At Flying Horse Farms, we encourage our campers to celebrate every milestone. This simple, yet impactful act is not only an integral part of our camp programming; it’s an organizational core value by which we all abide.
It’s easy to move so quickly within our personal and professional lives that we believe there is no time to pause, reflect and celebrate.
But there is always time to look back — and look ahead.
Learning from it all
This year I turned 60 — an occasion that was celebrated by my camp staff (otherwise known as my camp family) with messages of love, humor and appreciation.
Reaching this milestone also offered a reason to look back over my life and career. I traveled a great distance to land in this transformative place.
When I stopped to think about where I am and where I’ve been, I understood exactly how far I’ve come and how much I learned in the last 60 years. Here’s what I know for sure:
- Only you can define success for yourself.
- Always be willing to take risks. The worst that can happen is that you fail.
- Family and friends matter. Take time to enjoy the special moments together.
- Good wine is worth it. Always.
- Give back and pay forward. We can all do so.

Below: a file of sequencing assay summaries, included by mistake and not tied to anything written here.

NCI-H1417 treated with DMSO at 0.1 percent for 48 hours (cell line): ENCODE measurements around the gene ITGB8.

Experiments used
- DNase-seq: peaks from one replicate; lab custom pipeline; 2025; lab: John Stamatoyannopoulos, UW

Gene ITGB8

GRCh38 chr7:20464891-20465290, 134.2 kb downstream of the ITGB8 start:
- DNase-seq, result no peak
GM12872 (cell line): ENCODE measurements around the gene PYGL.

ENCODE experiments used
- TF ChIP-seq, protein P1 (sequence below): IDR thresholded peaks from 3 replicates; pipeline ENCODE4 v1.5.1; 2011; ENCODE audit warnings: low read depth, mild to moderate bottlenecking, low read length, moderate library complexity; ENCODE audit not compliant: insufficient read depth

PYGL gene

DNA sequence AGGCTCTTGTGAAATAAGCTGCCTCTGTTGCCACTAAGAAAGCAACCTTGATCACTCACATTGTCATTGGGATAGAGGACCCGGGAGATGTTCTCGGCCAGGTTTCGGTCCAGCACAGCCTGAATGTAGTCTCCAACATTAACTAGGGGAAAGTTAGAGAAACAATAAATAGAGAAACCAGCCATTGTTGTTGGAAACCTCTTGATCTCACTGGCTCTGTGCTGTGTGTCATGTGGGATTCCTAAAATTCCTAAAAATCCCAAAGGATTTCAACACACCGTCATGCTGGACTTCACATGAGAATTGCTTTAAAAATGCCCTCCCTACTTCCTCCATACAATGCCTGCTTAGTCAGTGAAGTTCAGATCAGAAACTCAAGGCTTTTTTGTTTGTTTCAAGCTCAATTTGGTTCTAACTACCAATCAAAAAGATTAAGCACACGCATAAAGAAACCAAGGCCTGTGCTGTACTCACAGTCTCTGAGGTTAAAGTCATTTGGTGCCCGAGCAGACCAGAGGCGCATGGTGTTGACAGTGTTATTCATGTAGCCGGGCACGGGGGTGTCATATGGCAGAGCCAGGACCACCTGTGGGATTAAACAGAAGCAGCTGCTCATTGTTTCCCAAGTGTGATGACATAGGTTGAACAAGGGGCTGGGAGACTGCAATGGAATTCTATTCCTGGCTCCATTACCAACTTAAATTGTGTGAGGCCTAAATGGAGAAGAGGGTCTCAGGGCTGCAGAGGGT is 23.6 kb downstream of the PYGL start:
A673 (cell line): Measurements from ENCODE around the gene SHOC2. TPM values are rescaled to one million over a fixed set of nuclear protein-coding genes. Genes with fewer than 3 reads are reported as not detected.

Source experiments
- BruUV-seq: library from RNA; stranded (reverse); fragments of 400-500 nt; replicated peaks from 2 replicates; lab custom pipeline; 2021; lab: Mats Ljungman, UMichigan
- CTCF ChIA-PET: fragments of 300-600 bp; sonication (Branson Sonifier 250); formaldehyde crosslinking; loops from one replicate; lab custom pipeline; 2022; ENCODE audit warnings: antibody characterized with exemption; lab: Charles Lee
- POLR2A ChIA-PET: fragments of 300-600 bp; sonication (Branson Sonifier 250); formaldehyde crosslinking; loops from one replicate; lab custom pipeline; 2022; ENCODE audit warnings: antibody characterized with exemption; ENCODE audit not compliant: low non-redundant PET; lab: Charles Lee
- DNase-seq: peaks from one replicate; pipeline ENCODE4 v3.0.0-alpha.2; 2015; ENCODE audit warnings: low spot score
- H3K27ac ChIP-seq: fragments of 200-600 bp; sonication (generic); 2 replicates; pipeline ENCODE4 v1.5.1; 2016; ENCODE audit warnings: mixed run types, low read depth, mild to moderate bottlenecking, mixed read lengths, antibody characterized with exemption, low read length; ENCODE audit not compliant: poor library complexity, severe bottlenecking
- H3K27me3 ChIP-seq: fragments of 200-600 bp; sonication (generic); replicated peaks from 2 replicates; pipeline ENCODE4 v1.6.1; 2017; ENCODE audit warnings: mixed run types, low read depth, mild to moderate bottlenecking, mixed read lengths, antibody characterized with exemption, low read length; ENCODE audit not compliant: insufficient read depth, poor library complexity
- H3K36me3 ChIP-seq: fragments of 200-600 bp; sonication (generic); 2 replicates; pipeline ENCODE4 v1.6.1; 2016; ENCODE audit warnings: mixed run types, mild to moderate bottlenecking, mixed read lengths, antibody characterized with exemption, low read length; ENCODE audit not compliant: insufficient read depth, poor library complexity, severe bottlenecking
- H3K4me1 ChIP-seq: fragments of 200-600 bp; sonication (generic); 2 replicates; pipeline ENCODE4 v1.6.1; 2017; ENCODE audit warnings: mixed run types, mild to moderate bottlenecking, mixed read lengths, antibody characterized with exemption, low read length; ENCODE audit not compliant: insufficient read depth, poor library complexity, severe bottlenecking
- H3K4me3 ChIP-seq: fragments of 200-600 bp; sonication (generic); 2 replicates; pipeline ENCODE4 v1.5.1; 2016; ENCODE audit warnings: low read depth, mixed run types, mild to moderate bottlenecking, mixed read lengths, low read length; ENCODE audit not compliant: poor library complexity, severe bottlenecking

- Saying “no” is OK. In fact, it’s often necessary to stay on course.
- With trust comes relief, no matter the issue.
- Treat yourself at least once a day.
- No matter what industry you’re in, it’s how you treat others that matters. (At Flying Horse Farms we call it “campers first.”)
- Always keep a spare tutu in your office. You never know when you might need it.
Celebrate the successes
Taking the time to reflect and celebrate your successes empowers you to tackle even greater challenges.
When you celebrate the knowledge and skills you have acquired in your journey, you’ll find you have so much to give back to your staff, co-workers, family and friends.
The celebration of milestones is not a frivolous act — it’s the stable foundation of a successful career and a nurtured staff.
Mimi Dane is the CEO of Flying Horse Farms, a camp for children with serious illnesses. Located in Mt. Gilead, the camp serves hundreds of children each year — free of charge.